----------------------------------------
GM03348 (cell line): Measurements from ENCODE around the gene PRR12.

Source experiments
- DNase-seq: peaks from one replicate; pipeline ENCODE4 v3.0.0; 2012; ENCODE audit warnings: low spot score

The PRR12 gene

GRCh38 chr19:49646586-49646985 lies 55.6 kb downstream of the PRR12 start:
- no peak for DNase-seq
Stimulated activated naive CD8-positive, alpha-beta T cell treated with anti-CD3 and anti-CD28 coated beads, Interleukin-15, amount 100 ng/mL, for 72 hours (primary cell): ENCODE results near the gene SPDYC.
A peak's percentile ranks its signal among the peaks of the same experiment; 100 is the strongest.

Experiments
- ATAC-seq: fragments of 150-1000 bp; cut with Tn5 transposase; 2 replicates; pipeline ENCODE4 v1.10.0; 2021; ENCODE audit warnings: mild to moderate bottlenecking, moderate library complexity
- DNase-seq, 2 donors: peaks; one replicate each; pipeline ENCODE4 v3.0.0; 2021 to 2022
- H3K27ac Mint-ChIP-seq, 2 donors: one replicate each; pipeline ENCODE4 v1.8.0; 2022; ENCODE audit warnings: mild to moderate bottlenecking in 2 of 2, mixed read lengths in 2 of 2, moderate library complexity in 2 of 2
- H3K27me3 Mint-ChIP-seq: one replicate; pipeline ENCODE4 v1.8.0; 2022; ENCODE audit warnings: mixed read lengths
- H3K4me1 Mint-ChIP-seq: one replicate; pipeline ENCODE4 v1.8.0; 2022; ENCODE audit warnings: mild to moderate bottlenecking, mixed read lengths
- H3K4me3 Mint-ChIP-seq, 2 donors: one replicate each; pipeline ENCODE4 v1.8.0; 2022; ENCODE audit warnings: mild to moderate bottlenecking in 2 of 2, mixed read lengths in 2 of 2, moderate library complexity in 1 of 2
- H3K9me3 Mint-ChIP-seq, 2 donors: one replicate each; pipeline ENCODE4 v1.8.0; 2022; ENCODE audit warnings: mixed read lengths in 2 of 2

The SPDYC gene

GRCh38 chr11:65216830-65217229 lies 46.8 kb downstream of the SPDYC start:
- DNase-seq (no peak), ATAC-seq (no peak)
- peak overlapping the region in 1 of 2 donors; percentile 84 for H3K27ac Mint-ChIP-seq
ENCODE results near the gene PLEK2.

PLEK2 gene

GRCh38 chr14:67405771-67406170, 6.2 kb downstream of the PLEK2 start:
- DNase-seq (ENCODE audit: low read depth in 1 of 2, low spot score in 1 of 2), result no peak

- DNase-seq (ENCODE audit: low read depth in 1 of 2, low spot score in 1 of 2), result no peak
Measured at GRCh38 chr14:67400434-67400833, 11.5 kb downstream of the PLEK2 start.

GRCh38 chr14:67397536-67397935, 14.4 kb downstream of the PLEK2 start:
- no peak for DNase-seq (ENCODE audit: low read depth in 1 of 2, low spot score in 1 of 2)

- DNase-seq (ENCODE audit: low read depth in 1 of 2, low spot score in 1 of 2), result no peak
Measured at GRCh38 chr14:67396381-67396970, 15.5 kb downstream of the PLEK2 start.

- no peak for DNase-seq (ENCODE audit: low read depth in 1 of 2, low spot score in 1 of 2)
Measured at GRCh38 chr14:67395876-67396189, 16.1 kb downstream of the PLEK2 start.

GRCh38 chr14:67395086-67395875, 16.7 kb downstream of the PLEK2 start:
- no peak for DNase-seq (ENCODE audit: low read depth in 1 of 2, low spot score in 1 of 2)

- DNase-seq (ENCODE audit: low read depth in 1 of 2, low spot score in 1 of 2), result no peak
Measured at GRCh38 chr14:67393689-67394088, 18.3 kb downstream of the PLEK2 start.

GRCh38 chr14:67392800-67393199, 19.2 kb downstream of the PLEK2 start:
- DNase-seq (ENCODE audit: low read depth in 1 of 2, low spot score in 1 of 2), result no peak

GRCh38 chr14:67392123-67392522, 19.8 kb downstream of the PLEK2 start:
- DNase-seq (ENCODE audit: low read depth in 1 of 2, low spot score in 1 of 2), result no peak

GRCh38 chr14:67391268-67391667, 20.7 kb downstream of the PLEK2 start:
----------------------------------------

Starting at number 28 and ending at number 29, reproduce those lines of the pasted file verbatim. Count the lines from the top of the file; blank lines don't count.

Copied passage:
- no peak for DNase-seq (ENCODE audit: low read depth in 1 of 2, low spot score in 1 of 2)

- DNase-seq (ENCODE audit: low read depth in 1 of 2, low spot score in 1 of 2), result no peak